How do we achieve our goal of providing the best value in Solder Paste Inspection (SPI) systems? Superior technology. We provide 3D, white light Moiré interferometry quality and repeatability at laser prices. For starters, we have vertically integrated all our component production. From the software, to the image sensor, control electronics and mechanics, everything is designed by VisionMaster to work together seamlessly. We also make our algorithms smarter to compensate for any opto-mechanical and even thermal variations. The end result is a high-performance system at a low price.

Structured Light Scanning

How does structured light scanning work? A known pattern is projected on a surface and observed with a camera. On a flat surface, the projected patten appears undistorted to the camera. On a contoured surface, however, the pattern will follow the height variations on the surface and appear distorted to the camera. The distorted image is compared with the undistorted image and the difference is directly related to the height of the contoured object at every pixel.

Why is structured light scanning superior? Most offline systems use laser-triangulation to obtain 3D board data that only gives a cross-section of the 3D data for each image acquired. In those systems, to acquire a reasonable 3D profile, 30 or more images are acquired by laser scanning, which results in a coarse height profile. However, the height profile generated by structured light scanning has a real height value at every pixel, and typically is constructed with only 3-5 images.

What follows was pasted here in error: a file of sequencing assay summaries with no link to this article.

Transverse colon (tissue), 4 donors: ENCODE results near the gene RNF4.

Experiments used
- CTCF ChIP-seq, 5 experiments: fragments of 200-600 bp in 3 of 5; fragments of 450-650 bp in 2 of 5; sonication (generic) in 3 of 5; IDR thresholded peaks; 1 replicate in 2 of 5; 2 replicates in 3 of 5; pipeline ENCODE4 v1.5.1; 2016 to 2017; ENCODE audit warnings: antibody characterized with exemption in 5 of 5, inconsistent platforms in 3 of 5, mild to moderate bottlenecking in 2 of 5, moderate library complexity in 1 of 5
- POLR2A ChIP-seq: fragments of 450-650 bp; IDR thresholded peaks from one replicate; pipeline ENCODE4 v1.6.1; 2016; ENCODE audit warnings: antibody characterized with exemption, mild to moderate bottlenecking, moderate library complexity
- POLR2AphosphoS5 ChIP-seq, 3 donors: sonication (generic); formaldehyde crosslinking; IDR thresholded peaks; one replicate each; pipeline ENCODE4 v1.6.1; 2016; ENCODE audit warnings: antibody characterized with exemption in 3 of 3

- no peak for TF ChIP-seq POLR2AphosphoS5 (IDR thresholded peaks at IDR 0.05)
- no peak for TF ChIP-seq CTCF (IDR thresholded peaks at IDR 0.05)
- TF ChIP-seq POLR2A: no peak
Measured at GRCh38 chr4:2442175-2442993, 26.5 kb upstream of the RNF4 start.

Lasers sound technologically advanced but in reality they are not. The speckle (the dotted structure you seen in any laser source) renders the data noisy, especially on solder balls. Also, red lasers get mostly absorbed by the usually green color of the board FR4 material. The inherent noise and monochromatic color in laser-based Solder Paste Inspection systems makes them less repeatable and less accurate. On the other hand, white light does not suffer from speckle noise and, since it carries the whole spectrum of colors, it is insensitive to board color.

Structured light scanning is an order of magnitude more computationally intensive than a laser triangulation-based system. It not only needs a very accurate pattern projection system, but also advanced software algorithms to compute height at every pixel at high speeds.


Our software uses sophisticated processing techniques and optimizations hidden behind a clean, easy-to-use interface.

The software fully utilizes modern multi-core processors and the massively parallel GPUs that are part of modern PC video cards. Each pixel is pipelined from the source to the last computation in a parallel processing setup. Several images are used to reconstruct height at every pixel. The pre-processing works in real-time as image bitstreams are being received over our Gigabit Ethernet or USB connection.

We use the latest compiler technologies. Additionally, the latest 3D rendering and database technologies are used to enable a fast, smooth and robust user experience.


For years we have developed our own cameras and control electronics in order to ensure optimum components. What's new now? They are faster and better. The last generation of our cameras, used in the VM400™ and VM450™ product lines, was USB 2.0-based with a theoretical maximum throughput of 480 Mbps. In reality, USB achieves approximately half that data rate. Our current sensors are Gigabit Ethernet-based and achieve a full data rate of 1000 Mbps. This means higher resolution uncompressed images can be transferred to the PC and 3D height maps are acquired, generated, and displayed faster. The image sensors use CMOS technology for better immunity to the noise and blooming seen in CCD sensor images.